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Lest We Forget: Farmer's son and trained butcher join Blind Veterans UK

The Blind Veterans UK was started in 1915 by Sir Arthur Pearson. Having lost his sight to glaucoma, he was determined those who lost their sight in the war should have a place to go.

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Lest We Forget: Farmer's son and trained butcher join Blind Veterans UK #LestWeForget

Blind veterans were trained in a variety of things including poultry farming and, after several months of training, returned home to start work in the occupation they had chosen.

 

 


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William Watson

William Watson

The son of a farmer who lived his early life at Farglow Farm, Carlisle, William ‘Billy’ Wyndham Watson enlisted as a trooper in the Northumberland Hussars, a cavalry division, in 1915.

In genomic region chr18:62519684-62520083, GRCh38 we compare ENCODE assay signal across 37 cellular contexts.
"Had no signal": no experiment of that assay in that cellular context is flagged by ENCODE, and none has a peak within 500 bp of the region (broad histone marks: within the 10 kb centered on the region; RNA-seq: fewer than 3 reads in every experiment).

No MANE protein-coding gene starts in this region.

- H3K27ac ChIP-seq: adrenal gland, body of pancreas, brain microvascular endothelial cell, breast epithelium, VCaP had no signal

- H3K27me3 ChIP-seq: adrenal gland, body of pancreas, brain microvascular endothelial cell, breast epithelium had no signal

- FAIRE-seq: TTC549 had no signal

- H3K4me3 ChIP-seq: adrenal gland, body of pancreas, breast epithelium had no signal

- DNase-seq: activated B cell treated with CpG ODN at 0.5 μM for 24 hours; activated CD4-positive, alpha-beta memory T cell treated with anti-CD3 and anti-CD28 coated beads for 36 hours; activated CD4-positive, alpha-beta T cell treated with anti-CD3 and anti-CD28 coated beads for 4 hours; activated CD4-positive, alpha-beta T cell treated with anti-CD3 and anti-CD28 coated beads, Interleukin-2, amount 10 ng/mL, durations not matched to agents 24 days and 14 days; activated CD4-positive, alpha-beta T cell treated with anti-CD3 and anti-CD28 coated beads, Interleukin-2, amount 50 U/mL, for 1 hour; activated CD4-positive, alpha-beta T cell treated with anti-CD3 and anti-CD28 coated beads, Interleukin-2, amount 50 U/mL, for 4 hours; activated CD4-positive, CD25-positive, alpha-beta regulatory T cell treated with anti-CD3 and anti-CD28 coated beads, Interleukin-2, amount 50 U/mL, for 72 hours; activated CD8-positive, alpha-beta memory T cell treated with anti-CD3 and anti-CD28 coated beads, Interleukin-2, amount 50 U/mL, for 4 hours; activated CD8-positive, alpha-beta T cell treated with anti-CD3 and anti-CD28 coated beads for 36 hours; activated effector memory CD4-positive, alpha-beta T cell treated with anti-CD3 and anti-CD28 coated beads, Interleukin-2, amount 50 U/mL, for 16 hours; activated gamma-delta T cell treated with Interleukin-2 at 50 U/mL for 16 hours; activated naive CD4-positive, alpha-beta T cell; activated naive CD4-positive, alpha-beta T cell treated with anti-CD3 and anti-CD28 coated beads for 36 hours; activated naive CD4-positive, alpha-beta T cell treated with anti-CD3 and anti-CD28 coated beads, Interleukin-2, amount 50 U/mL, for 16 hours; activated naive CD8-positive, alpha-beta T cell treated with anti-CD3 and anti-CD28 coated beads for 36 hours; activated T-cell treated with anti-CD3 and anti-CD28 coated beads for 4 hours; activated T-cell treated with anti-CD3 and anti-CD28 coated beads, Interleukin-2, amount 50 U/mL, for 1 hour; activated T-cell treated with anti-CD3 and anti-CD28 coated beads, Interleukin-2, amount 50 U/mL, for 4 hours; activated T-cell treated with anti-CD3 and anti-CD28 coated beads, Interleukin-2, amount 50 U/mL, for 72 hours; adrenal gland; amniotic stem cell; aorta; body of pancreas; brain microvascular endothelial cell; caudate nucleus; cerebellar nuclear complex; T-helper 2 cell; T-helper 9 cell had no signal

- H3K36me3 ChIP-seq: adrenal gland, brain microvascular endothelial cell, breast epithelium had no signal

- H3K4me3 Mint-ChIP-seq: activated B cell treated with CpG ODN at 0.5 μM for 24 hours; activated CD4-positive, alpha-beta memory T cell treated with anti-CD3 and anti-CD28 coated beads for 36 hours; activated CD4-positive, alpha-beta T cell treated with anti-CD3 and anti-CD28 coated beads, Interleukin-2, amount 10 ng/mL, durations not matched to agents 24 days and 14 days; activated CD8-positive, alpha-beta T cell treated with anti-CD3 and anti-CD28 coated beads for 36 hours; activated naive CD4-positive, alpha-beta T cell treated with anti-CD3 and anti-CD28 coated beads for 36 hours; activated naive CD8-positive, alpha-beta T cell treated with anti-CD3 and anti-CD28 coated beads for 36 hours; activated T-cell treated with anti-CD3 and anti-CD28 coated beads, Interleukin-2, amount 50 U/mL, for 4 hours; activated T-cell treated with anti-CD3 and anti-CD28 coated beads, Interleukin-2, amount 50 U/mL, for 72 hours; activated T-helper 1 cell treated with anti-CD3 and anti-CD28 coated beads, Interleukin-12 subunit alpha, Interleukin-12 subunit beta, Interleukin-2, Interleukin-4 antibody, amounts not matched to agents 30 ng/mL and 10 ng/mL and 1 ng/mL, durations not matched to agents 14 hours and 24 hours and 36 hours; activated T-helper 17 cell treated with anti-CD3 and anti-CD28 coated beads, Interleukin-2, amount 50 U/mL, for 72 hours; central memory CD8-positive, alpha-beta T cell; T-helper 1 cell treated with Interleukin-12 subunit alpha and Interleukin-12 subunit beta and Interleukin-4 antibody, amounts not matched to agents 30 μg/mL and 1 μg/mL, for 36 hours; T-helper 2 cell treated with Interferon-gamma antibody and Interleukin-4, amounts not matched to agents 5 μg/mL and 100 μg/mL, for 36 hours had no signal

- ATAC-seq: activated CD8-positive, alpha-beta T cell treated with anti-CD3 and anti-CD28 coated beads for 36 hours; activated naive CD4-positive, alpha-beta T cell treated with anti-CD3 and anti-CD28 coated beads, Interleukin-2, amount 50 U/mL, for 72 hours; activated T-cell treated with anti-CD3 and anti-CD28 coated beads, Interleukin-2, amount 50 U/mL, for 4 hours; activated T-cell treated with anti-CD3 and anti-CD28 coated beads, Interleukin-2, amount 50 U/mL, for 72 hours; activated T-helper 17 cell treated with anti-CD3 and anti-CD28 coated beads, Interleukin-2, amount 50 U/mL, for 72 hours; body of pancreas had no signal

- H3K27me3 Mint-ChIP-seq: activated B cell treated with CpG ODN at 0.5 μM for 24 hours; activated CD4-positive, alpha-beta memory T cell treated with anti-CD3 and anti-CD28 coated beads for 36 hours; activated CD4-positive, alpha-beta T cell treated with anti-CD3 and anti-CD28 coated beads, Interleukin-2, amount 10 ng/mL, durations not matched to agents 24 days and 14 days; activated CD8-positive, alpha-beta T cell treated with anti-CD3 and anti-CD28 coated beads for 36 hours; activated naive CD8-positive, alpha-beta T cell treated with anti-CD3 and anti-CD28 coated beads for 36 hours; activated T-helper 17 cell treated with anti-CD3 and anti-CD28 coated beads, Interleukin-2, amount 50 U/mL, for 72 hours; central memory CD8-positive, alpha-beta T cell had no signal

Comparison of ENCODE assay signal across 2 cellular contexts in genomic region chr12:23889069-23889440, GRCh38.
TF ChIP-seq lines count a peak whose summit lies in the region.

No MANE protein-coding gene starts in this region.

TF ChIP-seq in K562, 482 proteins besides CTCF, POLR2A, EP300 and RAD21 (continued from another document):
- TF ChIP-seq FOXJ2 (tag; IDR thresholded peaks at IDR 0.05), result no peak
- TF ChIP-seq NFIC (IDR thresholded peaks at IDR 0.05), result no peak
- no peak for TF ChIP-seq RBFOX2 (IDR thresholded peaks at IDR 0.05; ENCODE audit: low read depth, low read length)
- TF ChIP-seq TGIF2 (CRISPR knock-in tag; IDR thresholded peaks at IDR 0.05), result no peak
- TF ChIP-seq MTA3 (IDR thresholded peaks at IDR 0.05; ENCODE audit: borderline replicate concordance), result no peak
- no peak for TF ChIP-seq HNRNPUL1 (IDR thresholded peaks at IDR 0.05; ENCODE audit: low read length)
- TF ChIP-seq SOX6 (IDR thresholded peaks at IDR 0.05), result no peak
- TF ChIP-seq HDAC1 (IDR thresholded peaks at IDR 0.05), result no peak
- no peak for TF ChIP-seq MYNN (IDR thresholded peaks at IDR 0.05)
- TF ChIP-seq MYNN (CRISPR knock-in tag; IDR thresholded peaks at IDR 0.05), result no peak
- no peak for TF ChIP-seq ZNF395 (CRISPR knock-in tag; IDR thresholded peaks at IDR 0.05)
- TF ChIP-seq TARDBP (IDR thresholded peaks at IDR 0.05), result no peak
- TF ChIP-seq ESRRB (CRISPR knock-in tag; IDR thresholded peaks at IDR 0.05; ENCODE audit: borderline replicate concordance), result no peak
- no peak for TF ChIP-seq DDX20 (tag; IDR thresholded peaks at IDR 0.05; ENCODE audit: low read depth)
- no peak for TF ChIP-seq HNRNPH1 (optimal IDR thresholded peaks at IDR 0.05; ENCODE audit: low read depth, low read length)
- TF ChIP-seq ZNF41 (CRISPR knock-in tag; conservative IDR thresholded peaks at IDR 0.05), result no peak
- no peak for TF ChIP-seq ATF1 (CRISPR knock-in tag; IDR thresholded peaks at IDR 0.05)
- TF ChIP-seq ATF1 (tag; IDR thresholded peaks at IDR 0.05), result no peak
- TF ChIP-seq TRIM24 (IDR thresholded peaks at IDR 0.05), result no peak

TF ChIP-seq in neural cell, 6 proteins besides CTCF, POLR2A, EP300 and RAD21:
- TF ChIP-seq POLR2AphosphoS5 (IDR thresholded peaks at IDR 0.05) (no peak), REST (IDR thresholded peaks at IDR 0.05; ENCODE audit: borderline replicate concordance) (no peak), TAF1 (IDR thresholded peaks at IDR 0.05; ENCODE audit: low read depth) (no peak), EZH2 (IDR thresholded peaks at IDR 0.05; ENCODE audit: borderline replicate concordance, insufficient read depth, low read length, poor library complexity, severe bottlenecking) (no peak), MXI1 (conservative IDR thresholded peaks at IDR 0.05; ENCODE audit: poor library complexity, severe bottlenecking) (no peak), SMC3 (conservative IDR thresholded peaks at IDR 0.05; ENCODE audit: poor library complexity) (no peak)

At just 17, he served in France but was blinded there in August 1918 and taken prisoner by the Germans, but repatriated in October. William joined the Blind Veterans in March 1919, and learned typewriting, poultry farming and how to play the piano.

 

In March 1921, William found a new home at Townfoot Farm, Hayton, Northumberland, and married Beatrice Lowther in 1926.

 

He was a poultry farmer until 1955 and died in 1960.

Samuel Taylor

Samuel Taylor

A trained butcher before the war, Sam Taylor enlisted on April 30, 1917, aged 18.

 

He served as a Private with the 2nd West Yorkshire Regiment but was blinded in April 1918.

 

After a period with The Blind Veterans, learning braille and how to basket weave, he turned his attention to pig and poultry farming, securing his first tenancy farm at Morley Farm, Leicestershire.

 

With 20 hectares (50 acres) under his belt, he kept a mixed farm with 28 dairy cattle and went on to buy the neighbouring Ingleberry Farm.

 

Sam was happy to welcome his son in to the business too, when he decided to study at an agricultural college and join him on-farm.

 

The Taylor family are still farming at Ingleberry to this day and have 2,020ha (5,000 acres) of arable land.

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